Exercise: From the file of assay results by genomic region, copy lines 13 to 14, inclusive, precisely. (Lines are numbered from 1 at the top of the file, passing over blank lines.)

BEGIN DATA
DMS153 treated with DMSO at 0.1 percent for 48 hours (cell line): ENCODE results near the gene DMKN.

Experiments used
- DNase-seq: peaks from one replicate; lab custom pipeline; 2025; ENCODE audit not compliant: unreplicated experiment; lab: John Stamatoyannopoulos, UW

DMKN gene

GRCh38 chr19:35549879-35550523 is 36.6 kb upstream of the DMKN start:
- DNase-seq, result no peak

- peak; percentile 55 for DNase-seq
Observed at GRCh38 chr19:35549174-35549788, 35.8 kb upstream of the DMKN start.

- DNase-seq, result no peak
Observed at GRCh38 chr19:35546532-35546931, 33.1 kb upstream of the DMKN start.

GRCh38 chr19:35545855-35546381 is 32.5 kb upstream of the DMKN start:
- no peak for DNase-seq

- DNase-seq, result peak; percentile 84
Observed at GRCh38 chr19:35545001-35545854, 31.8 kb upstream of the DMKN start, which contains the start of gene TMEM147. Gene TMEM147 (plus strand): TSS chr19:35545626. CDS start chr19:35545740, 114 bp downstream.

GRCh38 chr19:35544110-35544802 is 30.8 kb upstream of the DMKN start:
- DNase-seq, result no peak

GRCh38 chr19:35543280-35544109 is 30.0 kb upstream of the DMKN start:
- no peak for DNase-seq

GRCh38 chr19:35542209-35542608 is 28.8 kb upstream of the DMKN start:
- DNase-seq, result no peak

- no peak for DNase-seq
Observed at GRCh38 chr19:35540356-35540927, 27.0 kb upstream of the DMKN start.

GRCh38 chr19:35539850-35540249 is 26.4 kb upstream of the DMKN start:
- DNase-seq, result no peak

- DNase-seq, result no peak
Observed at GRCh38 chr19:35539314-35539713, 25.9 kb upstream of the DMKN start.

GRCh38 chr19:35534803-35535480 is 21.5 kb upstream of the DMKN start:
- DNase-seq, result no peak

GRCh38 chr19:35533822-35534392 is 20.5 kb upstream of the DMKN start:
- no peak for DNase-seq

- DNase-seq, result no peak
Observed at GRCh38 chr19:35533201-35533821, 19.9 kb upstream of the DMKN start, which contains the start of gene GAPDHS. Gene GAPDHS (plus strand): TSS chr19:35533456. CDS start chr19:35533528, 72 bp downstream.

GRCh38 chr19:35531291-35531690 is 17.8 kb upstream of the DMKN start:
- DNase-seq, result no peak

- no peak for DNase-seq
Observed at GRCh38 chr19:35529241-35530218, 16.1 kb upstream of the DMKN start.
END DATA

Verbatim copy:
- DNase-seq, result peak; percentile 84
Observed at GRCh38 chr19:35545001-35545854, 31.8 kb upstream of the DMKN start, which contains the start of gene TMEM147. Gene TMEM147 (plus strand): TSS chr19:35545626. CDS start chr19:35545740, 114 bp downstream.